Router Forums banner

1 - 13 of 13 Posts

·
Registered
Joined
·
1,184 Posts
Discussion Starter #1
How do you carve a straight line? All the signs recently has goaded me into attempting free hand routing. After about a week shop time and lots of man glitter I am frustrated. So I print large letters and use a 1/8" downcut, after "hogging out" the center I carefully try to shave. but there are still "scallops" I am using a Trend T4 running on its slowest speed I have rigged up a continual air bleed so I can see the lines. The dremel is my next foray. I am shopping for itsy bitsy bitses that and stewmac dremel base hoping it might improve my odds.
I am a confessed klutz hand eye coordination has always been difficult to achieve but I think I am missing something. BTW Precisionbits.com has nice prices on downcut 1/8" shank
 

·
Registered
Joined
·
2,645 Posts
How do you carve a straight line? All the signs recently has goaded me into attempting free hand routing. After about a week shop time and lots of man glitter I am frustrated. So I print large letters and use a 1/8" downcut, after "hogging out" the center I carefully try to shave. but there are still "scallops" I am using a Trend T4 running on its slowest speed I have rigged up a continual air bleed so I can see the lines. The dremel is my next foray. I am shopping for itsy bitsy bitses that and stewmac dremel base hoping it might improve my odds.
I am a confessed klutz hand eye coordination has always been difficult to achieve but I think I am missing something. BTW Precisionbits.com has nice prices on downcut 1/8" shank.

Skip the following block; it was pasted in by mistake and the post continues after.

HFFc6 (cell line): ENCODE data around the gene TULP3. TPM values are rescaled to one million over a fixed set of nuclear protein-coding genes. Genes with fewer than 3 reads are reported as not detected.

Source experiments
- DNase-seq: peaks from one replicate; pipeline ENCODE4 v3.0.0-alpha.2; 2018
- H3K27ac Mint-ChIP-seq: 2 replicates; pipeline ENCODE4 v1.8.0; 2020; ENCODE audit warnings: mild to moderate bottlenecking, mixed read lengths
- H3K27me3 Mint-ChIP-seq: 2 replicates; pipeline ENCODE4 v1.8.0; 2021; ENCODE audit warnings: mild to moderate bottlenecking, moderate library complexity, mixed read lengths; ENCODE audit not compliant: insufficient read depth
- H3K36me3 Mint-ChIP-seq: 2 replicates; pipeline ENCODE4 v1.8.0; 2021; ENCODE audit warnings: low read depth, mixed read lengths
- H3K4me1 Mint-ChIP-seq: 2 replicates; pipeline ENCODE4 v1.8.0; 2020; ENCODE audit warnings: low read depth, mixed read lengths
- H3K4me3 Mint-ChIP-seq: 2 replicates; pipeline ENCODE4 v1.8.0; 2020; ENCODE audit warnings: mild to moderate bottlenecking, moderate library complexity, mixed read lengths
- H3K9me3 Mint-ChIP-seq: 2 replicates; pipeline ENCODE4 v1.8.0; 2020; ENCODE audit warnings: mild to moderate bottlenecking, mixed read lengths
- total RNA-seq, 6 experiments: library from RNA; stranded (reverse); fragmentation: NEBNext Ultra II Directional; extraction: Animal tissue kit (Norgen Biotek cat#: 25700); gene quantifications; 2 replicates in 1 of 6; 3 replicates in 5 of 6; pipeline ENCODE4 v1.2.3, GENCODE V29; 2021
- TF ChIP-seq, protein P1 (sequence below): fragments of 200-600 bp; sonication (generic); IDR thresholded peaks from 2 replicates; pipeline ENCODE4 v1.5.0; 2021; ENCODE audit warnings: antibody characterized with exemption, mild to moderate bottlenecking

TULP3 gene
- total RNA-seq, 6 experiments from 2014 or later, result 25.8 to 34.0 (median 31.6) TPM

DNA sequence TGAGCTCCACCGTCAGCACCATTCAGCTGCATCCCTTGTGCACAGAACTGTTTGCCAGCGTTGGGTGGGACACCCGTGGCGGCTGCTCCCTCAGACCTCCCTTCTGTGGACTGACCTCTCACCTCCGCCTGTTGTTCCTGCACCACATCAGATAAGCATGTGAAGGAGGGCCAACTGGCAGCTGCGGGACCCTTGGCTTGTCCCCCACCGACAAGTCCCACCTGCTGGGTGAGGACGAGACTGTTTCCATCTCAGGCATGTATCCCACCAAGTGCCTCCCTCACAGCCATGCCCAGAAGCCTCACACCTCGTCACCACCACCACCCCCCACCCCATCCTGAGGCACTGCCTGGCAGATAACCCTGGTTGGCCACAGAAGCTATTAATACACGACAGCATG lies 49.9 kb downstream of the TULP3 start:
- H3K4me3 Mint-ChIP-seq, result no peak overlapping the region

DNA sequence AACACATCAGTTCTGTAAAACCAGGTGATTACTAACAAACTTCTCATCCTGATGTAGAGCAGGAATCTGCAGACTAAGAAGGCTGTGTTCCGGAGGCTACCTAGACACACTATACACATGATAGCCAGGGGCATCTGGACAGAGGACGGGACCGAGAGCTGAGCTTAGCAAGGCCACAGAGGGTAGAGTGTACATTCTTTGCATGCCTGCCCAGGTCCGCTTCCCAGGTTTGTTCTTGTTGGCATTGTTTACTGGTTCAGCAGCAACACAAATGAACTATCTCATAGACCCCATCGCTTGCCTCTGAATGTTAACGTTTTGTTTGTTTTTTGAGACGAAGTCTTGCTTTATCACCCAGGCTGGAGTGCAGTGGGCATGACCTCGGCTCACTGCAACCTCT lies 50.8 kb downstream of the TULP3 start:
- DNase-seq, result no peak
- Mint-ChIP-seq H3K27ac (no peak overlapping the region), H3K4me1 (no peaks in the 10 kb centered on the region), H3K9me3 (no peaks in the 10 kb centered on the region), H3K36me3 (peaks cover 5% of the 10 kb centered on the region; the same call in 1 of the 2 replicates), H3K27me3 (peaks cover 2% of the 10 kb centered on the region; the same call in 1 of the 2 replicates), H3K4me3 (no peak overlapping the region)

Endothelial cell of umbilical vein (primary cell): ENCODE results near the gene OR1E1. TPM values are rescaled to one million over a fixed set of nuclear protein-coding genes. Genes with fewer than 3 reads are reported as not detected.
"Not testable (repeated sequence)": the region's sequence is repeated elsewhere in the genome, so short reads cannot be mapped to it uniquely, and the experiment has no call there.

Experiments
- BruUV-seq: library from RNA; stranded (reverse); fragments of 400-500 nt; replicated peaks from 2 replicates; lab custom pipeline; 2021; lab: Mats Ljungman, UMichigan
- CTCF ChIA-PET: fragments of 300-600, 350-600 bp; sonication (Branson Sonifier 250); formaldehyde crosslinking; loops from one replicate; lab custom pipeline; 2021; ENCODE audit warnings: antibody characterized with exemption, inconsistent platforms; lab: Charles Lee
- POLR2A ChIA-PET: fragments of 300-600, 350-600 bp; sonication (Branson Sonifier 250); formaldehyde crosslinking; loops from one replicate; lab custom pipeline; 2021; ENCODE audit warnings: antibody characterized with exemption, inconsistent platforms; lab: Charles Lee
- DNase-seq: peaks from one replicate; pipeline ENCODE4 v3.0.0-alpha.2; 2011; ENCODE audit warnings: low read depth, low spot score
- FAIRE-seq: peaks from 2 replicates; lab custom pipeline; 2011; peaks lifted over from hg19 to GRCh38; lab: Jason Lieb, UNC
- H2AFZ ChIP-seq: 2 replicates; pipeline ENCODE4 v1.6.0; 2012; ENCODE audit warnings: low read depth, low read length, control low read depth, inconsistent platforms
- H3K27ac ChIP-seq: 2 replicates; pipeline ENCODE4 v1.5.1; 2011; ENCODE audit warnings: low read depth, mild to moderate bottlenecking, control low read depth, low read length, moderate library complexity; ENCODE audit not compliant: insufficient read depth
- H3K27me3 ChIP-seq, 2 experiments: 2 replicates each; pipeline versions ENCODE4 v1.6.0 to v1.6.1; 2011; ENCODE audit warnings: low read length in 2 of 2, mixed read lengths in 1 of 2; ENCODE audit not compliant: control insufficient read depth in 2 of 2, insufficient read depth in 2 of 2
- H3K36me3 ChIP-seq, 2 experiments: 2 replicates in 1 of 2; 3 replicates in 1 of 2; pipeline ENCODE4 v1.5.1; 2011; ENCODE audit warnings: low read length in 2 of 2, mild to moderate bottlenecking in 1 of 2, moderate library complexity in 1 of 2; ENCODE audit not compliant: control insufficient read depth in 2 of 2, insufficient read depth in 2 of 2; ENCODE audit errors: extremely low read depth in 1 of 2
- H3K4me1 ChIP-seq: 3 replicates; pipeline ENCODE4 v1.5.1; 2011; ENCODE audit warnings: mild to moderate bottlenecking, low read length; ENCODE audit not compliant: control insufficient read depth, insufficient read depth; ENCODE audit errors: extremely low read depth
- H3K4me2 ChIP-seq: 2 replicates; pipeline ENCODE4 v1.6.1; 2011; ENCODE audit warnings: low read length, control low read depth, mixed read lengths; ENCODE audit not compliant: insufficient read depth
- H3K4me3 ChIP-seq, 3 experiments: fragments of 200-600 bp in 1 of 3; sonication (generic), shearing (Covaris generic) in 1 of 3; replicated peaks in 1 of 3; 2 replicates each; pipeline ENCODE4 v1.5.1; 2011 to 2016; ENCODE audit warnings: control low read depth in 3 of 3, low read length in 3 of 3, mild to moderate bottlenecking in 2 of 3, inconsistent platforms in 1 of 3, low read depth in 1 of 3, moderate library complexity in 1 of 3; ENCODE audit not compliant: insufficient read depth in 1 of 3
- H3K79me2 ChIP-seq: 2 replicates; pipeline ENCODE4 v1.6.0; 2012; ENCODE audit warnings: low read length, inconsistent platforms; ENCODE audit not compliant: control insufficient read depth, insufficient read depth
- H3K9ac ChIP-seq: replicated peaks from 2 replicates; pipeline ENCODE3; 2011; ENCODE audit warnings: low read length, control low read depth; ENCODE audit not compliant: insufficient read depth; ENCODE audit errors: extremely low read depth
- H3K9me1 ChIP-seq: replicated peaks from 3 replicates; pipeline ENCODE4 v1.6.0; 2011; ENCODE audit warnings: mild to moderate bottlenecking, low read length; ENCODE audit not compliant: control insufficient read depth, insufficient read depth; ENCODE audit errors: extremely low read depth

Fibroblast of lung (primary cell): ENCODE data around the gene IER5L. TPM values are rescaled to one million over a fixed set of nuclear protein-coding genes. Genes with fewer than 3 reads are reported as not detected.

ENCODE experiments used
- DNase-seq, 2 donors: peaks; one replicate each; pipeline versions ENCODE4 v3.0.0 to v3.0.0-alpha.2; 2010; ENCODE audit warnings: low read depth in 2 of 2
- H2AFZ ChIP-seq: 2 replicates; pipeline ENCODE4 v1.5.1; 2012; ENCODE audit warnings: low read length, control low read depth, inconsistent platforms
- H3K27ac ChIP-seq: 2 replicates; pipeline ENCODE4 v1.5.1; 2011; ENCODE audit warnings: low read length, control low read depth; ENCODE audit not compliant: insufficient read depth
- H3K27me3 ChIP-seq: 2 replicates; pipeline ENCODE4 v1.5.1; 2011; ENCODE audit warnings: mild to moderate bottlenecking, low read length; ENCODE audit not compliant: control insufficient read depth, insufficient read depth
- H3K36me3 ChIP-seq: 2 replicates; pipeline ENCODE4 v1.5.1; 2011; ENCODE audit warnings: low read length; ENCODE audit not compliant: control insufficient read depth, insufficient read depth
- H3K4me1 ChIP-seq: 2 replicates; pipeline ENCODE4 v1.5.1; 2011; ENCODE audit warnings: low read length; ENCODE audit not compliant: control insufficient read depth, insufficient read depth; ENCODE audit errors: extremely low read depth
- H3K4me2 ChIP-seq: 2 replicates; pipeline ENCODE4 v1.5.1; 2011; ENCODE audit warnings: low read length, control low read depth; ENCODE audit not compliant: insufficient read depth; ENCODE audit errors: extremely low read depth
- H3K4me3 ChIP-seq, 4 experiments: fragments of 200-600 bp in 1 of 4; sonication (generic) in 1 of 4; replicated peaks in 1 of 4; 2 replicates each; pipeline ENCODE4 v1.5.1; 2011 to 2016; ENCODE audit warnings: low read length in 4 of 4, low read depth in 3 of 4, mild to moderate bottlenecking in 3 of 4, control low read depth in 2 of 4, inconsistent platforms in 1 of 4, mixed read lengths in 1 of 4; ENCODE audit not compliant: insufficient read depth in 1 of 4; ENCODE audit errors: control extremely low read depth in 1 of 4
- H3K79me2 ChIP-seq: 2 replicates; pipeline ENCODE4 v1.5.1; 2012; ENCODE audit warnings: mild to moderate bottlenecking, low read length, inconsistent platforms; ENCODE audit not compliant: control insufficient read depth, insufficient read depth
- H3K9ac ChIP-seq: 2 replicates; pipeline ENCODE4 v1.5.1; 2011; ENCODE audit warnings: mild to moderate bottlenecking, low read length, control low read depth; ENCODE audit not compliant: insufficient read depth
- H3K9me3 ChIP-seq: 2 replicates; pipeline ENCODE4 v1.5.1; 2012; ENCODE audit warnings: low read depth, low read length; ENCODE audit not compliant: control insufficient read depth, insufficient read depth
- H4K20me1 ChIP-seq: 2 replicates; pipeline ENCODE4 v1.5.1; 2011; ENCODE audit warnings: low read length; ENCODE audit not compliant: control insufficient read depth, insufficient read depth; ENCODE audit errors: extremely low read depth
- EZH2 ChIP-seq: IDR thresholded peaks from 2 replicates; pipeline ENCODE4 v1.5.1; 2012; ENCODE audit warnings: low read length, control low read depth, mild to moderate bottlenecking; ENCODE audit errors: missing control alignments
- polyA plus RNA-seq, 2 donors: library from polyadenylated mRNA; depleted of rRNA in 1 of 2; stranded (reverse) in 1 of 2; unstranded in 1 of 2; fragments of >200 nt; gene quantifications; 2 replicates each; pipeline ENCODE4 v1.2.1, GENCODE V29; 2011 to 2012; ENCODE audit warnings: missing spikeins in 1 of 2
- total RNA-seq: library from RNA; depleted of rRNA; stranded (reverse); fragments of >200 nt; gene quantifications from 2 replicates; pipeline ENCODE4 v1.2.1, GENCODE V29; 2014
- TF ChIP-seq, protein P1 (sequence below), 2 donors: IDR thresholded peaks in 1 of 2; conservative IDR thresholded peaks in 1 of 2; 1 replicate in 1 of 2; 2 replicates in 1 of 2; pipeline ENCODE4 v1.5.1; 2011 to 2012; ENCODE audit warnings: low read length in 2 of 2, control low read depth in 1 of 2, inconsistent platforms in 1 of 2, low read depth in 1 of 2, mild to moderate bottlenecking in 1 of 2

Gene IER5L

Bill,
If making the signs that we see on the forum were easy, we could all make them. I'm pretty sure that those that have gotten the hang of it went through the same or similar learning curve that you are experiencing.

You can and should look forward to the day that you finally catch on and are happy enough with your work to show it off on the forum. Hang in there, learning is so much of the fun of woodworking. I for one will be watching for that special day.

Jerry
 

·
Marine Engineer
Doug
Joined
·
4,785 Posts
I don't know about others, but my lines aren't perfectly straight. If I go too slow, they show more of a wiggly edge.

I choose fonts that avoid a lot of straight lines. Sometimes you have to fix the mistakes by hand.

Only you know what it was supposed to look like!
 

·
Registered
Oliver (Prof. Henry)
Joined
·
2,194 Posts
Several questions come to mind, Bill. How large are the letters? What kind of wood are you carving? How deep are you trying to carve? Are you using a straight bit or a spiral bit?

Cutting out the inside of a letter and then sneaking up on the outline is a good approach but sometimes grain has a mind of its own. Have you watched any of the videos on makeawoodsign.com? Their YouTube channel, olddave100, has a ton of teaching videos.
 
  • Like
Reactions: kklowell

·
Registered
Joined
·
1,145 Posts
Hey, OLiver, thanks for that website. I now have another way to spend more time on my computer. LOL Like Paduke I've been curious about making signs but I have not made any attempt to do so yet because I didn't know where to start. I think I will soon thanks to that site.
 

·
Registered
Joined
·
1,184 Posts
Discussion Starter #6
Ollie,

I have mostly used 1/8" spiral down cut I also tried using dremel with the OEM router base. I have been using scrap plywood and carving about 1/8 deep I use the router wrench for thickness gauge. I have been checking videos and did come across old dave. the archive is huge Its just gotta be more practice I guess.
 

·
Registered
Joined
·
2,603 Posts
Bill getting a line straight is really hard and I haven't mastered it yet. One thing important to remember is these signs are ""hand"" routed. We are not CNC machines. Something else, after you have completed a sign try holding your sign about 3 or 4 feet away and look at it. You will be surprised how good it looks. " It also helps if you can't see that well". :laugh2: :lol:

Try routing routing western cedar that you buy at Home Depot. It's easier to rout.
 

·
Registered
Joined
·
675 Posts